This is effective as far up as the eighth or ninth dorsal.

    To increase its effectiveness in the lower dorsal and to carry it up into the mid dorsals, grasp the patient’s shoulder with the right hand, drawing back or merely holding, while the slow rhythmic pressure is applied with the left thumb.

    To make it effective in the upper dorsals, place the patient’s left elbow in contact with the table fairly close to the body and hold it there with the left hand while applying rhythmic pressure with the right thumb.

    In dorsal vertebrae, this pressure does not cause further extension with stretching.  Stretching is here produced by side-bending, the shoulders being carried upward.  Pressure against one side of a vertebra tends to carry it forward, but that movement is slight.  There is always enough elastic “give” to ligament, cartilage, and even bone, to insure some motion and some stretching of contractured muscle, by this alone.  But this motion  is opposed by several factors in the chest.  The articular surfaces are flat against it.  The ribs also, sustained by the pectoral muscles and the intercostals continuation of them, do not yield and so prevent rotation of the vertebra.  Lastly is the fact that the center of rotation of a dorsal vertebra is in front of the body, so that it can rotate only by carrying the rib with it.  To produce further stretching in this position the shoulder must be used to produce side-bending.

    If, however, the operator puts the fingers of his left hand on the corresponding rib at about the center and presses down and forward so as to carry the rib away from the spine, this together with the thumb pressure at the spine rotates the vertebra to the limit of its capacity; and aids in relaxing the deep muscles of that segment.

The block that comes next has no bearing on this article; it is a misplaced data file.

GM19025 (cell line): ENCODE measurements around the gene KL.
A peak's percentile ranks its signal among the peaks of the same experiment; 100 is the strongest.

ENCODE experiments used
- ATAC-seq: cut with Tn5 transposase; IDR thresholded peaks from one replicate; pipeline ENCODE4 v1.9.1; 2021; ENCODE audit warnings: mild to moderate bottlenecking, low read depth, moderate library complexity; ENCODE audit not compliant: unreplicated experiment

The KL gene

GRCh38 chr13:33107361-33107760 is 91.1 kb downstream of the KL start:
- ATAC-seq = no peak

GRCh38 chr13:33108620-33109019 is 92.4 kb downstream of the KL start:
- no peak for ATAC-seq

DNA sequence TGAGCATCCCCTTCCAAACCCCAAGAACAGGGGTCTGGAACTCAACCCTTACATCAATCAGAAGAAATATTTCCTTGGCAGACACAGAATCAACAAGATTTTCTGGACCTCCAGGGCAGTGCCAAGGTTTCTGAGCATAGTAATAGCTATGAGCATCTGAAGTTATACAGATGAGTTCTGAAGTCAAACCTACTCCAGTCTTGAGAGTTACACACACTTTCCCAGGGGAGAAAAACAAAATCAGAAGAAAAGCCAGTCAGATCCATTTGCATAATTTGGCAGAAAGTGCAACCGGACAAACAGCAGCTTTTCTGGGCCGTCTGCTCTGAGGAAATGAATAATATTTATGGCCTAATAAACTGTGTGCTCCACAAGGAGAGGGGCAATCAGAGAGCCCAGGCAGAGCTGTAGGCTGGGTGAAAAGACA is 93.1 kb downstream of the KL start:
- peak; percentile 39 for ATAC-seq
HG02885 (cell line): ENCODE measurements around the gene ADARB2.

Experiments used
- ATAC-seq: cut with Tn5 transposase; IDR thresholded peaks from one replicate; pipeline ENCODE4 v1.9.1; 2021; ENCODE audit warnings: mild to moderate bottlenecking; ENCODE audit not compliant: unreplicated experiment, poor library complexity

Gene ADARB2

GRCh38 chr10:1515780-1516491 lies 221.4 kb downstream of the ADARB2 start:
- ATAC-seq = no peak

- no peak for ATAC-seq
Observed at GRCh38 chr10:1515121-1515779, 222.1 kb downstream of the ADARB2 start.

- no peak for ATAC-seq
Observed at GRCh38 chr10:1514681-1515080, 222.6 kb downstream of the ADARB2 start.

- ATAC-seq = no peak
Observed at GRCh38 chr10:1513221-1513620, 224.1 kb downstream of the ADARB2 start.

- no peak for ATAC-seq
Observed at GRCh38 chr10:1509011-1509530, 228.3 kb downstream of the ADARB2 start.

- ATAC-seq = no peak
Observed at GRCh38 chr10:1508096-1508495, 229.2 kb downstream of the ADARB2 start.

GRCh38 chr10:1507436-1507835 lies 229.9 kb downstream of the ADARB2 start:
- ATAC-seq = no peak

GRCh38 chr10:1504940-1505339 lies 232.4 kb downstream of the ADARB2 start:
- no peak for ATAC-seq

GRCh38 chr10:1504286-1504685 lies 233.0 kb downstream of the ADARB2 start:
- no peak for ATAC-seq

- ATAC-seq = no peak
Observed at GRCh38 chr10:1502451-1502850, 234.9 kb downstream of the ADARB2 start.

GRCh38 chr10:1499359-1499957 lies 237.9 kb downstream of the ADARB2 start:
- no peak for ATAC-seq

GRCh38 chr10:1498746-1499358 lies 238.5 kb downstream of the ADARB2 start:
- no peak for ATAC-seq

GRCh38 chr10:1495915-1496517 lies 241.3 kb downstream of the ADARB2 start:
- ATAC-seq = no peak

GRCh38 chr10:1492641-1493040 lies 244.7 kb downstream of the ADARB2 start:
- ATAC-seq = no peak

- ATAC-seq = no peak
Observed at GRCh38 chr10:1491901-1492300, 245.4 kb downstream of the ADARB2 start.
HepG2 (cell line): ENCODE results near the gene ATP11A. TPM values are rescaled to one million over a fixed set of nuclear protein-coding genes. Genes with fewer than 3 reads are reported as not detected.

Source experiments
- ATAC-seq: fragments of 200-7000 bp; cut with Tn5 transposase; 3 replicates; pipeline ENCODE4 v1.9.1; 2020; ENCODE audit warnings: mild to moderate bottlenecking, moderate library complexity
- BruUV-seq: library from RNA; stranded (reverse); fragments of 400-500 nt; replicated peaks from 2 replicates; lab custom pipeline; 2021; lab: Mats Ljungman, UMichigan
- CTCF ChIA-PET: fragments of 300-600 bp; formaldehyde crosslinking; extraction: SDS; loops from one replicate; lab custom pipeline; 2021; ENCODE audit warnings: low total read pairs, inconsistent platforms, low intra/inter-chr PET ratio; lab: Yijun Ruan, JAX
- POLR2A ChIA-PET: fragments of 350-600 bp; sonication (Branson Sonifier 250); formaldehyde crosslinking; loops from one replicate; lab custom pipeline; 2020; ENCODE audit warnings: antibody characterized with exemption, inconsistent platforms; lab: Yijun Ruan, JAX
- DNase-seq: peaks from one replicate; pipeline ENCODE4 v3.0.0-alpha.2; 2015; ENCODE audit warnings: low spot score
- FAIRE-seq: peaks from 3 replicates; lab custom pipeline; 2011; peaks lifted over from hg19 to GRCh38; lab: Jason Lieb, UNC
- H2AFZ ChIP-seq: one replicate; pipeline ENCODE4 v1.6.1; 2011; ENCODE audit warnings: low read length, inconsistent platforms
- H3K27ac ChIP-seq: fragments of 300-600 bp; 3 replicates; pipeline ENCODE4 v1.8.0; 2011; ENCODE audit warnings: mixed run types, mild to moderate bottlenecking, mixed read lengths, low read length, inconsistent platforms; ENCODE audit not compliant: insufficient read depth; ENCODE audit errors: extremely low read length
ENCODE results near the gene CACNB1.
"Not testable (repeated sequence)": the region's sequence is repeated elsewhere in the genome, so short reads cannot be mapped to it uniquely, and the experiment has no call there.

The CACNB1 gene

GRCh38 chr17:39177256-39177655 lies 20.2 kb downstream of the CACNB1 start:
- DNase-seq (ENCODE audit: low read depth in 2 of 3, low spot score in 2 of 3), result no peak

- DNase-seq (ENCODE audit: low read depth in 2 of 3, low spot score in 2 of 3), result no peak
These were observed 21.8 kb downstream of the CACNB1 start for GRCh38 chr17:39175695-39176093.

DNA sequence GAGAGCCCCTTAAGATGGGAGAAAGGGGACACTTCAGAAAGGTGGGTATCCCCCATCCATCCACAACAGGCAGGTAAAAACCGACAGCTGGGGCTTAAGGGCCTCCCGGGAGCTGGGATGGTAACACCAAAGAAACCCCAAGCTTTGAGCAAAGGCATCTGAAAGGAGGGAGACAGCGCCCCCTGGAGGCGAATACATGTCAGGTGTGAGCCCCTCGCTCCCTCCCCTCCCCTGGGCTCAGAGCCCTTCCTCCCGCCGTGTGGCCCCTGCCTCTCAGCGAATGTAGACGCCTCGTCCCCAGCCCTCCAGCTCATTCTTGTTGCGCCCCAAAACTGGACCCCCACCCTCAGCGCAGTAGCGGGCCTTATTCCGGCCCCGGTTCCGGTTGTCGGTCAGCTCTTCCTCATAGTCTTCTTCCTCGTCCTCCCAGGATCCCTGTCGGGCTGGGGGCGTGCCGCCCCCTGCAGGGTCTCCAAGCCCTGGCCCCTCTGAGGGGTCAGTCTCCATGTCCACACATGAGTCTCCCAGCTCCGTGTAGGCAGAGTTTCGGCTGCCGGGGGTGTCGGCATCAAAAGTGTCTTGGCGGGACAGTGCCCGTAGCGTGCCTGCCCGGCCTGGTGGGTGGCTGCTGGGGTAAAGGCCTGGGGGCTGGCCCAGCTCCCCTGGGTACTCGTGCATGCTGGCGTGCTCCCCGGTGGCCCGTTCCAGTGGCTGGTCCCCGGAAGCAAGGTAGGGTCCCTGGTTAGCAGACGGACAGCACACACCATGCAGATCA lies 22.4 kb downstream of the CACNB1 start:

If instead of holding the shoulder the operator carries it up so as to stretch the pectoral muscles and elevate the ribs and then applies pressure to the left side of the dorsal vertebrae, he produces side-bending with stretching, especially when the patient inhales.  As the patient exhales this may be changed into a primary rotation, with rotation downward of the rib on transverse process and between vertebral facets.

    In the upper dorsals and ribs there is very little real motion.  A slight flexion and extension; a slighter unilateral flexion and extension or side-bending; a still slighter rotation, are all that are found in the average person.  (For these reasons the articular surfaces are irregular as shown in the analysis of that subject made at the A.S.O.)

    When, however, the head is drawn back and the face turned toward the table, pressure on the left side of the vertebrae here causes the transverse processes to be separated to the full limit of their possible  motion on the left side, with corresponding motion at  all other parts, and with stretching of the muscles.